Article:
Groups hope for more aid

Giving a helping hand: Rosli also called for another round of an automatic bank moratorium to provide some financial relief to all hawkers and petty traders.

PETALING JAYA: Leading business groups in Malaysia are calling for targeted measures in Budget 2022 to aid businesses in recovery and to secure the nation’s talent pool.

They said these measures should be designed to work in tandem with the economic stimulus and aid packages introduced by the government last year amid the Covid-19 pandemic.

SME Association of Malaysia president Datuk Michael Kang said that after almost two years of intermittent lockdowns and re-openings, the void in cash flow was still the biggest problem facing most small and medium enterprises (SMEs).

“Most important is that the government continues to help SMEs with cash flow problems by having commercial banks prepare more funds to loan to SMEs.

“Tax incentives and waivers would be crucial for ailing businesses to recover faster.

“For example, a waiver of the real property gains tax (RPGT) or stamp duty for ailing companies when they dispose of their real property assets would be helpful.

“Similarly, companies in the hardest-hit industries should have their income tax waived for a year.

“Both these waivers would result in companies having more cash in hand to turn their business around,” he said when contacted yesterday.

Reiterating the need for more allocations for training, Kang said the existing workforce must be upskilled from “single talent to multi-talent”, as companies undergoing digital transformation or adopting automation need such employees.

With the prevalent work-from-home (WFH) culture, he said the government should consider tapping into some 600,000 women who had quit their jobs to care for their families.

“We have forgotten about these talents, who can be hired to contribute to the economy and help SMEs recover while still caring for their families,” he said.

Since the WFH system was already in place, Kang suggested the government encourage it so that the talent pool can be built up.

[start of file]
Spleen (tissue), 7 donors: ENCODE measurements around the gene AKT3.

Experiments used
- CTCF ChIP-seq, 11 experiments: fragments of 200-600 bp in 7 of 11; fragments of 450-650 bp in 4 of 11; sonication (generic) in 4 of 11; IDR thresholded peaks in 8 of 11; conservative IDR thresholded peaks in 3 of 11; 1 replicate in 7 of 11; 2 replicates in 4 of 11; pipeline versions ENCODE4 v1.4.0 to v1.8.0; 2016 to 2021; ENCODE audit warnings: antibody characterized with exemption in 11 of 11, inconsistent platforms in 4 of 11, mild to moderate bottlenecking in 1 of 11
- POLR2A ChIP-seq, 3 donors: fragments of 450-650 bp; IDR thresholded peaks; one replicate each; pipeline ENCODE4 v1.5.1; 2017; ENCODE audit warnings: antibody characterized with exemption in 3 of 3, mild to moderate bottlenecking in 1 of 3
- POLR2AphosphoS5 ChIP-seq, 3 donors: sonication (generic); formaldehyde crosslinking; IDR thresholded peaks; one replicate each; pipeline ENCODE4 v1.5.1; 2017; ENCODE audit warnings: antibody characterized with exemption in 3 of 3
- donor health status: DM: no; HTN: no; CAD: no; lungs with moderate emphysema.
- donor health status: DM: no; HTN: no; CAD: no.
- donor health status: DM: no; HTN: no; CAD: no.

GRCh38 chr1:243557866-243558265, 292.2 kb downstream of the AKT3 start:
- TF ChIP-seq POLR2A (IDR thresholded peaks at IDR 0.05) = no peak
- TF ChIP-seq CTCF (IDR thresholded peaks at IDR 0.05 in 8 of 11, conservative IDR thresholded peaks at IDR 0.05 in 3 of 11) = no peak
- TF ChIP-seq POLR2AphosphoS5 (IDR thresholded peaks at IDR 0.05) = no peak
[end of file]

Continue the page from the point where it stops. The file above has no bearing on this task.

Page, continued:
He also called on the government to shift its focus to creating more Malaysian unicorns – companies valued at US$1bil (RM4bil) or more – by promoting a “Buy Malaysia, Support Malaysia” move.

Malaysian Federation of Hawkers and Petty Traders Association president Datuk Seri Rosli Sulaiman said the government should provide a one-off grant of RM1,000 to each trader to help them recover.

“There are 35,000 hawkers and petty traders in Kuala Lumpur, and about 1.8 million nationwide – most of them have no more cash in hand after almost two years of restrictions.

“A one-off grant would create a huge economic ripple, giving them breathing room to get their business and commitments sorted out again,” he said.

Rosli also called for another round of an automatic bank moratorium to provide some financial relief to all hawkers and petty traders.

“Most of them have personal loans for their business while serving housing and car loans.

“The automatic moratorium would give them more cash in hand,” he said, adding that the moratorium should not be retroactive and should only start from the time interstate travel was allowed.

Federation of Malaysia Business Associations chairman Datuk Abdul Malik Abdullah called for public-private partnership to be enhanced.

He said the post-Covid-19 economy must be “led by the private sector and powered by the government”, with less reliance on the latter.

“The distress financing model from the government must be re-evaluated and the solution cannot be the banks.

“The government needs to come up with a new financing model,” he said, referring to helping ailing companies recover financially.

He called for the establishment of a new Special Purpose Vehicle (SPV) for post-Covid-19 Economic Relief, with its model based on public-private partnership (PPP).

“The government can regulate and set policies, while the private sector should have expertise on board.

“The government should provide financing at a subsidised rate with a clear exit timeline,” he said.

Under the SPV, Abdul Malik suggested having a “single window” that collated all ministries and agencies related to entrepreneurship when it comes to creating the economic stimulus package.

“Anything to do with business across all industries is to go to this single window,” he said, adding that the International Trade and Industry Ministry should shoulder the task.

Federation of Malaysian Manufacturers (FMM) president Tan Sri Soh Thian Lai said the manufacturing sector must continue to be supported as the catalyst of growth, the main contributor to exports, and the main source of demand for output from the other economic sectors.

“Financing assistance should continue, such as the bank loan moratorium for non-essential sectors and to cover all sizes of companies.

“Leasing should be included under the moratorium. There should be fast loan approvals for SMEs with government guarantees and low-interest rates,” he said, adding that special tax exemptions or rebates should be given to companies affected by the prolonged business closure.

Soh said a competitive tax regime with a gradual reduction of corporate and personal tax should be introduced, and the SME tax rate should be lowered further to 13-15% or a flat rate of 17% on full chargeable income.

He also called for a one-off tax exemption on 50% income generated by a business that went from offline to online during the pandemic, and tax exemption on e-commerce application tools, systems and services.

As for employment initiatives, Soh said employers who promoted and invested in the WFH culture should be given double tax deductions.

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